Kissinger’s “balance of power” is also an arbitrary construct. In On China and elsewhere, Kissinger is fond of citing the second half of the 19th century as the source for his inspiration. He argues that the European states had achieved a “rough strategic equilibrium” after war had devastated the continent decades earlier. That word—“equilibrium”—also recurs throughout Kissinger’s works. Of course, this interlude in European history was sandwiched between the devastating Napoleonic wars of the early 19th century and the even more disastrous world wars of the 20th century. Why anyone would think this specific interbellum nearly 200 years ago is a sustainable model for global diplomacy today is not clear.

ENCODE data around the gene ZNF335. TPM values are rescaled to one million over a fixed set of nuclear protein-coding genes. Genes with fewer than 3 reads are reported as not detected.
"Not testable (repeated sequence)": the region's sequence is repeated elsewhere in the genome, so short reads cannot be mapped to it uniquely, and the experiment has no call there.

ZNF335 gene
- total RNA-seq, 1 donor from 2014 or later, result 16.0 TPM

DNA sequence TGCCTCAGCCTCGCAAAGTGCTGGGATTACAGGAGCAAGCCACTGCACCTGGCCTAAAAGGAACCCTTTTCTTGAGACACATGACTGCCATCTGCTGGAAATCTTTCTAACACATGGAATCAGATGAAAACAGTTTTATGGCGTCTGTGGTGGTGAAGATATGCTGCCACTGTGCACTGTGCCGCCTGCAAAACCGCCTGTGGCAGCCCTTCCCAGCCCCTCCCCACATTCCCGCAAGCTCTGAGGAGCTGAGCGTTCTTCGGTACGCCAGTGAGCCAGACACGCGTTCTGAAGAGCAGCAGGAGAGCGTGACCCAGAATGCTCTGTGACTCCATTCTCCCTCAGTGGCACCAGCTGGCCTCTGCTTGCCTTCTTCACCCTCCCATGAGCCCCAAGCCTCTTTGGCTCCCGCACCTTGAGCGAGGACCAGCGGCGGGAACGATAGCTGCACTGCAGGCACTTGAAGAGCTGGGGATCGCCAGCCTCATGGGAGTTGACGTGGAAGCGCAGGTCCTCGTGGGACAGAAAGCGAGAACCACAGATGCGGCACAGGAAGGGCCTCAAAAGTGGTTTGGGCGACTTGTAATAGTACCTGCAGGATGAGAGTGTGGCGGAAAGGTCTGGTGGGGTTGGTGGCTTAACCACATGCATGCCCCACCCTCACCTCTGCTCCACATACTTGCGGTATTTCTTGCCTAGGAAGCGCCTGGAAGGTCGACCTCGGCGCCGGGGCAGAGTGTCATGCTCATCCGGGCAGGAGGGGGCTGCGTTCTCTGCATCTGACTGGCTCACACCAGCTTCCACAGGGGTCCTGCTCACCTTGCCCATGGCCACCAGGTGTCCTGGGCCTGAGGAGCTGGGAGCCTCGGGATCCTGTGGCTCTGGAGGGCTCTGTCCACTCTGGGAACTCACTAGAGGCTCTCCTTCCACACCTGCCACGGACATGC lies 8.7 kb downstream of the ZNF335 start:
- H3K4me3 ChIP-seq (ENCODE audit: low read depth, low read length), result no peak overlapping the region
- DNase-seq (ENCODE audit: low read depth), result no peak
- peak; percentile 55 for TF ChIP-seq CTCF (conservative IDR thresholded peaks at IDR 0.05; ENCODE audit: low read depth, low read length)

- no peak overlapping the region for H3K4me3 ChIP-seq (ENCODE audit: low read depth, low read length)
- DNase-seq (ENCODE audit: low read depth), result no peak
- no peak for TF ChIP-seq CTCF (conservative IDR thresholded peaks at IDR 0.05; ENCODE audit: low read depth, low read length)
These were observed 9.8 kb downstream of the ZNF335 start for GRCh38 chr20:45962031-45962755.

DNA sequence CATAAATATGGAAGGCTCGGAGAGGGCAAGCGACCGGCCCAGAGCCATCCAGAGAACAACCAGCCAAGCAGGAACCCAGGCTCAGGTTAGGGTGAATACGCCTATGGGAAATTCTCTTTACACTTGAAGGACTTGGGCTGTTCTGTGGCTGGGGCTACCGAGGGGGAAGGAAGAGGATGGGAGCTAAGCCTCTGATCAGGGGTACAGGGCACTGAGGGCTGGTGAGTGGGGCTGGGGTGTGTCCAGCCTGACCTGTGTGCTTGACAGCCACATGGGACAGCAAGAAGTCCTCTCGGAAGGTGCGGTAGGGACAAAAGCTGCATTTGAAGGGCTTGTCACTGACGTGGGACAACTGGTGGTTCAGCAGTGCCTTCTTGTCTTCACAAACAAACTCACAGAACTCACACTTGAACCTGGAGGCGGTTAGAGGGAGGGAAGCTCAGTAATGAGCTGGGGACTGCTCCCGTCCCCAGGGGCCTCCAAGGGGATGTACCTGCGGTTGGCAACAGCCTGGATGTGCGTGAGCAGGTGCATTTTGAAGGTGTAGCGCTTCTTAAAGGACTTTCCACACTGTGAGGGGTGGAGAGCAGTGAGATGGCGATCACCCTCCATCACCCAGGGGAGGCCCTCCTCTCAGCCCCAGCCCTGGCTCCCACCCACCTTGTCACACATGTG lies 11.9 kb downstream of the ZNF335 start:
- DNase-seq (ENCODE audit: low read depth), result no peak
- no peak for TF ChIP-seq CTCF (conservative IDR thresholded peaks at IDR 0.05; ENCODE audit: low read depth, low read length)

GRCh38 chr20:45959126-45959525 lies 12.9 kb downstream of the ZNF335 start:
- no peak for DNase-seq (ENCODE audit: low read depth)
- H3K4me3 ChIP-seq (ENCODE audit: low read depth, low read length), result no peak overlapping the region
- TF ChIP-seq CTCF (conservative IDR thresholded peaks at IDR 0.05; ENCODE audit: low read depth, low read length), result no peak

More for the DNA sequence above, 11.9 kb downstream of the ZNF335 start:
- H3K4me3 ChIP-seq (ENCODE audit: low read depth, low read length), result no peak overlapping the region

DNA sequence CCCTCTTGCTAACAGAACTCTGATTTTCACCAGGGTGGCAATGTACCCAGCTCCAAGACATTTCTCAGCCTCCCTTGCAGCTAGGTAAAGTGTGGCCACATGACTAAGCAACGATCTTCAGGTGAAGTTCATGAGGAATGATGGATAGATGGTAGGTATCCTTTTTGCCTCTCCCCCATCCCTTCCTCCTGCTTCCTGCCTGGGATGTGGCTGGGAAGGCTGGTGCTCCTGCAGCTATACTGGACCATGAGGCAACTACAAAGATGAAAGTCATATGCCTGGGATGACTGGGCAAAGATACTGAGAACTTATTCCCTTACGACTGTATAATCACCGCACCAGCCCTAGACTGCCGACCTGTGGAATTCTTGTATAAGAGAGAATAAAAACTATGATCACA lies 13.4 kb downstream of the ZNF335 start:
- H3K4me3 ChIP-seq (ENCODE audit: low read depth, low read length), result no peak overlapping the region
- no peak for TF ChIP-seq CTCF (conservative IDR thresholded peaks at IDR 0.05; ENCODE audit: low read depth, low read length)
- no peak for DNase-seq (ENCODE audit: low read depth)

This balancing certainly hasn’t existed in Kissinger’s own lifetime. Less than two decades after his time in the White House and Foggy Bottom, the Soviet Union fell—rendering his vision for détente and other models of mutual dependence between the Communists and free men moot. Most importantly, it was the power of a unified and growing Germany that broke the peace in Europe after the end of the 19th century. And as Kissinger himself recognizes in On China, China’s rise today is comparable to Germany’s then.